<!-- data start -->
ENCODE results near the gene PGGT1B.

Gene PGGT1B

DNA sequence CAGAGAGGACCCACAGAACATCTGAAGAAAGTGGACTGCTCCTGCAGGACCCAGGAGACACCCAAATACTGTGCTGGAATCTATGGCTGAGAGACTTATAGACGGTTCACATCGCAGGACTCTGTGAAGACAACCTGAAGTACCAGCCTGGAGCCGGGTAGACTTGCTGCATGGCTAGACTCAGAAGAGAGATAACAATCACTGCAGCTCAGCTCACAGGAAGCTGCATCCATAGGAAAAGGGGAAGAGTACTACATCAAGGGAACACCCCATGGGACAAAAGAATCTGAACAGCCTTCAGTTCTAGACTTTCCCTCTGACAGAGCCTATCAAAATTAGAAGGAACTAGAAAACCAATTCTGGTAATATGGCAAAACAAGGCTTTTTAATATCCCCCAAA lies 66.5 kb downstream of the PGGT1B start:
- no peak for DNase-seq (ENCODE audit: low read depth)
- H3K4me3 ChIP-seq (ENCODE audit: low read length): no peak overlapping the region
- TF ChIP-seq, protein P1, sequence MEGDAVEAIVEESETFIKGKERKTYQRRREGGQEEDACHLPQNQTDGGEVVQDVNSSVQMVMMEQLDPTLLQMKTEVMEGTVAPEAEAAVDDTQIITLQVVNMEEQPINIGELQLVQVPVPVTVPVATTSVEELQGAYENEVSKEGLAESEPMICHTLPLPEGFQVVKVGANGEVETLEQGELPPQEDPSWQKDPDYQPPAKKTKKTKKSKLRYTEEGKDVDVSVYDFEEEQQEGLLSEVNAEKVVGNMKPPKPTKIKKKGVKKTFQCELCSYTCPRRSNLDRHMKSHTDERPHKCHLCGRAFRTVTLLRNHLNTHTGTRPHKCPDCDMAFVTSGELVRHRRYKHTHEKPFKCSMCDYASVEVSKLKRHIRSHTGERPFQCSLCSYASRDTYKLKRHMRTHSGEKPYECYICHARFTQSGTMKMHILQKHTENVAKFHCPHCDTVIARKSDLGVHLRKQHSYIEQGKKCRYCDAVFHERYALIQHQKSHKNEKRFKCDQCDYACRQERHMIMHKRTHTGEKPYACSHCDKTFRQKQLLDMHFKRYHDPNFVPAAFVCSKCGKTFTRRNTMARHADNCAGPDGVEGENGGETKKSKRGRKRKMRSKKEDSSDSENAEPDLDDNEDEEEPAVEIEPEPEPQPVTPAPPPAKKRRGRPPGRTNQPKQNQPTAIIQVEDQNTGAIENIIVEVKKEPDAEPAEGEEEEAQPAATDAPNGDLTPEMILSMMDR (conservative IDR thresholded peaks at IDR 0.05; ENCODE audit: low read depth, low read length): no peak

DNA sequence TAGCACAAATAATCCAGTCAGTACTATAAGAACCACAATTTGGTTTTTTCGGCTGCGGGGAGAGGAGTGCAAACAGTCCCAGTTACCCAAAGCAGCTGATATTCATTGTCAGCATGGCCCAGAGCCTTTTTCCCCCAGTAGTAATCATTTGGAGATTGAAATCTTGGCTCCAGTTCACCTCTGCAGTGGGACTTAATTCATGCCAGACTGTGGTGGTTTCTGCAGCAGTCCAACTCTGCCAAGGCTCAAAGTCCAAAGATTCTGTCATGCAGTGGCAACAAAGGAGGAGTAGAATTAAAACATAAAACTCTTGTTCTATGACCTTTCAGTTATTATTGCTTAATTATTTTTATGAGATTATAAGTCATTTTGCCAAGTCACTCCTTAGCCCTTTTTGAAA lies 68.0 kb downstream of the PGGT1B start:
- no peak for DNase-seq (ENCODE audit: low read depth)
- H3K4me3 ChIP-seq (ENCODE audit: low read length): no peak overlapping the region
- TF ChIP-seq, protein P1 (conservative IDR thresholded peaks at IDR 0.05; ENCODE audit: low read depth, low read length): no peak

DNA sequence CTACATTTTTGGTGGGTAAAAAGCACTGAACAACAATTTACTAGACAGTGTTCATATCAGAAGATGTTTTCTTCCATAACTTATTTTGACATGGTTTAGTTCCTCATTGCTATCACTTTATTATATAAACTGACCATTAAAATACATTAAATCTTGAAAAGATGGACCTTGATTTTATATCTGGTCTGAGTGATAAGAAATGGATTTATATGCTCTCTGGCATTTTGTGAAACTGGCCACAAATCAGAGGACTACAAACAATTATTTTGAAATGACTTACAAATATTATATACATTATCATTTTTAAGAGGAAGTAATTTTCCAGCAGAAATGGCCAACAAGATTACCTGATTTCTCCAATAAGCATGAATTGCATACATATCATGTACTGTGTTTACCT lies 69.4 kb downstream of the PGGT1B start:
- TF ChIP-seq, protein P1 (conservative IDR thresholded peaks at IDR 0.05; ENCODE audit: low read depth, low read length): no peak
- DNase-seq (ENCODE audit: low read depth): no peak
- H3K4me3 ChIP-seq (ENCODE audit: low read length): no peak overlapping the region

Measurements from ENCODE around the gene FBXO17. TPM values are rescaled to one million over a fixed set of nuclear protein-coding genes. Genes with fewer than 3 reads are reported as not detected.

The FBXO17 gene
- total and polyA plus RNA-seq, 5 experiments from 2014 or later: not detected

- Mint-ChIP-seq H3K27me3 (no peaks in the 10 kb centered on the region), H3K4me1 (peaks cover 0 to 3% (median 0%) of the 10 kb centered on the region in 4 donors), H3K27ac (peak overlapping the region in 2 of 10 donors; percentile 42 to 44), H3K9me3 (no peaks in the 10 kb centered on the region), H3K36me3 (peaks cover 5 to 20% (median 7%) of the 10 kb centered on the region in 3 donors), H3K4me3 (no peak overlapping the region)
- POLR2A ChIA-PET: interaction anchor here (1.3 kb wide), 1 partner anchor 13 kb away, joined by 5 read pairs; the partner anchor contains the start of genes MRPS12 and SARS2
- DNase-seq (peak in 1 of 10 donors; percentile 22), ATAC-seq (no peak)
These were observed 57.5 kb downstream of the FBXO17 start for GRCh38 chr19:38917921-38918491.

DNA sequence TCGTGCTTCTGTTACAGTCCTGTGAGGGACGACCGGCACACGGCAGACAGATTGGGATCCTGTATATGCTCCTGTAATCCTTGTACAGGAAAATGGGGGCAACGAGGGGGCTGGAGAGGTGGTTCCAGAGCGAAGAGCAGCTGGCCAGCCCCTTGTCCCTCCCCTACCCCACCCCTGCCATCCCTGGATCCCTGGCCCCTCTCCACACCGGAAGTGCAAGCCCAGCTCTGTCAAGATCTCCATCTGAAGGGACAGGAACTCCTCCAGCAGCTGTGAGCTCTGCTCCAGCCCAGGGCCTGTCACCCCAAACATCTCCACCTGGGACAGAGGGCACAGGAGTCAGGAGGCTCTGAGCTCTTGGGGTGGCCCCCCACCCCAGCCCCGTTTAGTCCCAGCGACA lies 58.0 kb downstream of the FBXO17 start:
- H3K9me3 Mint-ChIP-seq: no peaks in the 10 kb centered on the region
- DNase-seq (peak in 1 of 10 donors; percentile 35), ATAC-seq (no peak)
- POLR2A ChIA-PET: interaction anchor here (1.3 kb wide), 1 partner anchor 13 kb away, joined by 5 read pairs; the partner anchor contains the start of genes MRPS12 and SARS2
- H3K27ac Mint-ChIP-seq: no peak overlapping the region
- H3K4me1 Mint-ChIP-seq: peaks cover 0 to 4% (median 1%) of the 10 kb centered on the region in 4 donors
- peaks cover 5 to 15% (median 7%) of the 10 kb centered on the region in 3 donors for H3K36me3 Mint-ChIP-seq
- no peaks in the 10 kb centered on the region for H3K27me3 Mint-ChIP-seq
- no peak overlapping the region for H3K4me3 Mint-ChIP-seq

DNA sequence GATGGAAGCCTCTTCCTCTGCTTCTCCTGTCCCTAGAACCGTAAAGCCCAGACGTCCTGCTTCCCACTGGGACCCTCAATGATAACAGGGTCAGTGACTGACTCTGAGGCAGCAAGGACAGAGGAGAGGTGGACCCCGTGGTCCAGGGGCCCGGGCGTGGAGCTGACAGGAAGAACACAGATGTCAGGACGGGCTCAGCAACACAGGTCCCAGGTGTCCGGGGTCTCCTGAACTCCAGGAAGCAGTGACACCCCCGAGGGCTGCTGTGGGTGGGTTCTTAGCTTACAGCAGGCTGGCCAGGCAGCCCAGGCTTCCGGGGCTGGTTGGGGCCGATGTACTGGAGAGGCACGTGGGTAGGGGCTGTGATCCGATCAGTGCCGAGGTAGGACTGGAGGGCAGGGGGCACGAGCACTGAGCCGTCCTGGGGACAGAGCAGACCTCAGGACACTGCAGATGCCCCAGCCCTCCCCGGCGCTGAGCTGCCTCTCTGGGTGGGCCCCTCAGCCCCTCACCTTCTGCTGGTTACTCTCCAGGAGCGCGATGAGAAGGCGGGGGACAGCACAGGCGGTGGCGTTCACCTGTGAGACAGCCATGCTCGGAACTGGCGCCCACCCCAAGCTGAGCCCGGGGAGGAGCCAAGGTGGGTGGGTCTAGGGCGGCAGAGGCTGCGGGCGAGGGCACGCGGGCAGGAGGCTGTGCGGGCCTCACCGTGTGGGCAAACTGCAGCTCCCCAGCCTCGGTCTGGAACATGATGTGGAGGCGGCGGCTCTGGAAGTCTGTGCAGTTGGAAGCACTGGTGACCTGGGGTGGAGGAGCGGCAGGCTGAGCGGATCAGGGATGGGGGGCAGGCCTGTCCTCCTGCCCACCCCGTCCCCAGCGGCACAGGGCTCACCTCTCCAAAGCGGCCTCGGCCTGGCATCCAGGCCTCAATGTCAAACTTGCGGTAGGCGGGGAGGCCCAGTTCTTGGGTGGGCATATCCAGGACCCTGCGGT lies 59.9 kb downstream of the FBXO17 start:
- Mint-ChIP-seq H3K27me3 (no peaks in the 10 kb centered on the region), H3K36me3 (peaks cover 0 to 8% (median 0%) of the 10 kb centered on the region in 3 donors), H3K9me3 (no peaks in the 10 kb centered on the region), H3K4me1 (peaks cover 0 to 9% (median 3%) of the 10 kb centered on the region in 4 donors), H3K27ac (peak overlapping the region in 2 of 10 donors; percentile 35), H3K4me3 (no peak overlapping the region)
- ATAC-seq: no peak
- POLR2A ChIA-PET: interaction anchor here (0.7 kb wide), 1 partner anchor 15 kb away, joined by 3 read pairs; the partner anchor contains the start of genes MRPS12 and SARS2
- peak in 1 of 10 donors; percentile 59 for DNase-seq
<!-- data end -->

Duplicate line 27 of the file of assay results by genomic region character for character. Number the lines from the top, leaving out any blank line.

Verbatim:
- H3K4me1 Mint-ChIP-seq: peaks cover 0 to 4% (median 1%) of the 10 kb centered on the region in 4 donors